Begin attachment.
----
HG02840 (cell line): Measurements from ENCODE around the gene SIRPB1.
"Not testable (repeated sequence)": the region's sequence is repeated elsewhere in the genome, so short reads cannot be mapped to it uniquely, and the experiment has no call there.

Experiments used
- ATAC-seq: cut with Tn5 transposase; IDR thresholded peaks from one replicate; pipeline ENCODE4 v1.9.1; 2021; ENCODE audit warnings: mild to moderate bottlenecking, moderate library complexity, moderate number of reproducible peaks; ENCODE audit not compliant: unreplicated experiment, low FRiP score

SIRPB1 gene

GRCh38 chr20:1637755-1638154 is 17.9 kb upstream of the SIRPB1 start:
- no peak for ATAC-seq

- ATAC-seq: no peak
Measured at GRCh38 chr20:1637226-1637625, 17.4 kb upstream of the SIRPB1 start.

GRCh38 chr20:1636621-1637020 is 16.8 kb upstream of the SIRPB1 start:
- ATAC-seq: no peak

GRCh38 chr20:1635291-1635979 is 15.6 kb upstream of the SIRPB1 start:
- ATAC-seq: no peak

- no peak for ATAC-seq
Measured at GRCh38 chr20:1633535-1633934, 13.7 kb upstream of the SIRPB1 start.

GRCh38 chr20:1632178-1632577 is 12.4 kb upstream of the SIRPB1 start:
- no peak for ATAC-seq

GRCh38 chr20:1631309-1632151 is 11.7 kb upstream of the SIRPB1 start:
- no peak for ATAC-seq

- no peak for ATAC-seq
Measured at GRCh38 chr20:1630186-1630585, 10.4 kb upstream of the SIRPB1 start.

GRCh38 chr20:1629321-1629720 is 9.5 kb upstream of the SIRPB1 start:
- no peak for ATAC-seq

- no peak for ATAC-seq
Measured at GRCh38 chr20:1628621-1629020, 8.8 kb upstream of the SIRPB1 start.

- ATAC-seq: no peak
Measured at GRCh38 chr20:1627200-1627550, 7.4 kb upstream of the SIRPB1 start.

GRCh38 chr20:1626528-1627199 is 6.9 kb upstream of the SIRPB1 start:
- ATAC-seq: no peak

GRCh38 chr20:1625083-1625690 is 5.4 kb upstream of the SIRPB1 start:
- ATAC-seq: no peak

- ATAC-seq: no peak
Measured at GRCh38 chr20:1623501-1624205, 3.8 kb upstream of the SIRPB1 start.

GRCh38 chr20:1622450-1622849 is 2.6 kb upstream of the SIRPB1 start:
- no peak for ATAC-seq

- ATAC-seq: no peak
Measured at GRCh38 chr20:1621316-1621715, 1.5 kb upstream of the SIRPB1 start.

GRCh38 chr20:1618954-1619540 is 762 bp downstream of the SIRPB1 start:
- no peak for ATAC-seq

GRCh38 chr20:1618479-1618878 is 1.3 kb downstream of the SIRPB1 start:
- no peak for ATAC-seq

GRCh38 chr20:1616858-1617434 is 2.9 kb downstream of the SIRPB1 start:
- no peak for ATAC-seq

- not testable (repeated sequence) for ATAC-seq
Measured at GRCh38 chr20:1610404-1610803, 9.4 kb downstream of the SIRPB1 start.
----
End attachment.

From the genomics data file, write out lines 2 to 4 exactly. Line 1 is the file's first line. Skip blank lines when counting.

"Not testable (repeated sequence)": the region's sequence is repeated elsewhere in the genome, so short reads cannot be mapped to it uniquely, and the experiment has no call there.

Experiments used
- ATAC-seq: cut with Tn5 transposase; IDR thresholded peaks from one replicate; pipeline ENCODE4 v1.9.1; 2021; ENCODE audit warnings: mild to moderate bottlenecking, moderate library complexity, moderate number of reproducible peaks; ENCODE audit not compliant: unreplicated experiment, low FRiP score